Tuesday, May 15, 2007

In Praise of Creative Conversation

Imagine that Elvis Presley, Bob Dylan or the Beatles were breaking into the music and recording business today. Yeah, the question shows my age but bear with me. You can insert the most popular - or your favorite - recording artist from your own bad ass era. Do you think Lennon & McCartney would have a MySpace page? How much control would Elvis hand over to his fans? Would Dylan have peddled "Blowin' in the Wind" as an mp3 download on iTunes? What would Miles Davis blog be like? Would Johnny Cash have kept us posted while in prison?

One of the first posts I read from Mack Collier was his "100 CDs for 100 Bloggers". I thought "this guy must be in the music business"! Come to find out, he's a merely great marketer and social network wizard. I've chewed on different ideas of music marketing since then. Its no secret that cd sales are in the tank - something like 20-25% this year depending on what metrics you use. Downloads are way up although how many are being "purchased" is elusive to determine at best. Suffice it to say - you want music, its easy too find it. Music for money is a far different game than your momma and daddy played. And while there is a ton of mediocrity - there is also some terrific music being played and passed along. I still believe the best is had live by a bunc h of rank amateurs...but thats for another time.

Most recently what got me reflecting on internet music marketing (or any internet marketing for that matter) was a story by Clive Thompson in the Sunday magazine at nytimes.com. Titled "Sex, Drugs and Updating Your Blog", the article looks at current practices by "b-list" artists. None of the names above would be considered anything but "a-list" though they had to start somewhere - right? The piece is about 4500 words and well worth the read. I'm going to focus on one part of the story and call it "BobNotes". (no disrespect to Cliff)

A one-time computer programmer named Jonathon Coulton decided to bag his job for a year in order to write and record a song a week. Then he'd post them to his blog. Thats 52 songs in a year and no small challenge. He managed to embark on this "forced march to creativity" and by the middle of last year had more than 3,000 people on average - per day - to his site. The most popular songs were being downloaded as many as a half million times. What do you suppose he discovered along the way? He found that his fans not only wanted his music - but they wanted to be his friend. They wanted to interact and communicate. They want a conversation. hhhmmmmm? Sound familiar? They send email. And while he responds to each of the more than 100 emails per day, it has got to be tiring. Thompson writes "his replies have grown more and more terse, to the point where he's now feeling guilty about being rude". (although this may be overstating if you visit this post) There are music videos from fans on YouTube. Along with asking advice on how to make more dough with his music, Coulton has toured. How does he decide where to play? Post a poll for fan interest in a given city and if there's enough to make it worth while (more than 100) - he goes and plays. He asks, then listens. I'm going to put a label on him - populist artist.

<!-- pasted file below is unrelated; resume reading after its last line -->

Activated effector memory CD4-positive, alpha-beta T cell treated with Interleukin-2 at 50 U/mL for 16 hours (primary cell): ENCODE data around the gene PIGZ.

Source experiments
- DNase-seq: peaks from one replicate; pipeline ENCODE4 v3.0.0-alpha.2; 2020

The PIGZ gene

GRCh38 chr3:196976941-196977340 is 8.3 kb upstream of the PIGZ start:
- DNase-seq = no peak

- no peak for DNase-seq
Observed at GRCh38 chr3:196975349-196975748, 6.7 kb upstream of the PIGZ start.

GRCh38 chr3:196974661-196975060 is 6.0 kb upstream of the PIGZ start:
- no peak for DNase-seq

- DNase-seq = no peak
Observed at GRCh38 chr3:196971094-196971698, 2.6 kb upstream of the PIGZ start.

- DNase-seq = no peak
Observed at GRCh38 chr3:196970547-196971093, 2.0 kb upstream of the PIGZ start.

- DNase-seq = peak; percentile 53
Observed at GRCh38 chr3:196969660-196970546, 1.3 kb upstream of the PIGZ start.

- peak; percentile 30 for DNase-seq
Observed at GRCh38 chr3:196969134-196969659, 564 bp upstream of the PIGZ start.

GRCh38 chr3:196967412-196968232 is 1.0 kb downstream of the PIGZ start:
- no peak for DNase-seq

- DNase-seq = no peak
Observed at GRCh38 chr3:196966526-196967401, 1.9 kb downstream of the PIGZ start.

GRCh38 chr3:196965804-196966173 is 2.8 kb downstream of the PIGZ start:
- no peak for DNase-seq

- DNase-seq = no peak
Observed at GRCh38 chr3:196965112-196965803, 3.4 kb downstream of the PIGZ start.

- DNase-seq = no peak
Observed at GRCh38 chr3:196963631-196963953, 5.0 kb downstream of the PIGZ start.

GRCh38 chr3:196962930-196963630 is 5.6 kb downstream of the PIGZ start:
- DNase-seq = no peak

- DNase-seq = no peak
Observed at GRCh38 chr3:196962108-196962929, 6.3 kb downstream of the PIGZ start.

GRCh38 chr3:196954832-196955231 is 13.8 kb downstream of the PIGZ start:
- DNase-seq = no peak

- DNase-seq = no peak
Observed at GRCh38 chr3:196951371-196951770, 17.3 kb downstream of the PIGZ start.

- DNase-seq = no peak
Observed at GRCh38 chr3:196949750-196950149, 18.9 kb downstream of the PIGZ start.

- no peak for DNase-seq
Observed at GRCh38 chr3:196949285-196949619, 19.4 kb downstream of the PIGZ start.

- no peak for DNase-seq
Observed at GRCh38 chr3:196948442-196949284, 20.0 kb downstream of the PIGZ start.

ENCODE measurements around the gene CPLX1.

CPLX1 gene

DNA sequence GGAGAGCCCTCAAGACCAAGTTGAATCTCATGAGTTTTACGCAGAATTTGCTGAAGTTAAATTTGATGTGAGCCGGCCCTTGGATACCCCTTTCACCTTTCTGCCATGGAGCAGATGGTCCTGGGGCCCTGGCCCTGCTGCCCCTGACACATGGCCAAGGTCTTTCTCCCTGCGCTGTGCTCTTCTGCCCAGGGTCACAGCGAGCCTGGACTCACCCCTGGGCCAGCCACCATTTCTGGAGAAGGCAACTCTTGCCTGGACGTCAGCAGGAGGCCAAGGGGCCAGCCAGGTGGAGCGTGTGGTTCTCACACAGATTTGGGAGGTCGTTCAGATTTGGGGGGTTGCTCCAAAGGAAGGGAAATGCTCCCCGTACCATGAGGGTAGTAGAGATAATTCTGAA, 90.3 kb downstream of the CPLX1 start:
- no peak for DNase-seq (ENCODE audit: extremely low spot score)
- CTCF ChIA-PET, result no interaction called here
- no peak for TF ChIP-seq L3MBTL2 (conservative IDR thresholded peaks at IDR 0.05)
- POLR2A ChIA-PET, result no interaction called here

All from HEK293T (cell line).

Which is really what blogging and marketing is about - asking and listening. These are the times I tend to philosphize - isn't that part of what being human is also about? Listening and learning.

I'll conclude with 3 quotes, and my reactions, from the article. The first about online networking -

"It is the central paradox of online networking: if you’re really good at it, your audience quickly grows so big that you can no longer network with them. The Internet makes fame more quickly achievable — and more quickly unmanageable."
I'm not convinced its unmanageable. Seems to me we all make a choice how to deal with whatever attention is afforded us. And we all deal with it in different ways. Some are more hands on than others. It becomes a paradox when your unable to fulfill whatever goal you've set in any given situation. Thus the importance of setting a goal.

The next about what caused the biggest spike on Coulton's website -

"Coulton’s single biggest spike in traffic to his Web site took place last December, when he appeared on NPR’s “Weekend Edition Sunday,” a fact that, he notes, proves how powerful old-fashioned media still are. "

I'm a big believer in old media - and new media. My newspaper enters its 125th year on May 19. An organization in existence for that many revolutions around the sun plans to be around for a few more. Sure there are bumps along the way. Ain't life grand!

Finally, Thompson's observation on creativity -

"For many of these ultraconnected artists, it seems the nature of creativity itself is changing. It is no longer a solitary act: their audiences are peering over their shoulders as they work, offering pointed comments and suggestions. "

This statement might be defining the nature of creativity a little too narrowly. If the artist does not take time for herself - she will burn out. Its pretty simple. We also live in a time where pointed comments and suggestions come from anywhere and everywhere. Art by its nature is ever evolving and ever changing. Thankfully, we can experience current day creatives through ever broadening options. The opportunity to grow through conversation and connection can only make us better.


Mack Collier said...

Thanks for the link Bob, and thanks for posting the NYTimes article, I hadn't read it yet!

BobG said...

Shoot yeah, Mack - for all the good stuff you write and good things you do, I oughta link to you everyday.

Enjoy the article!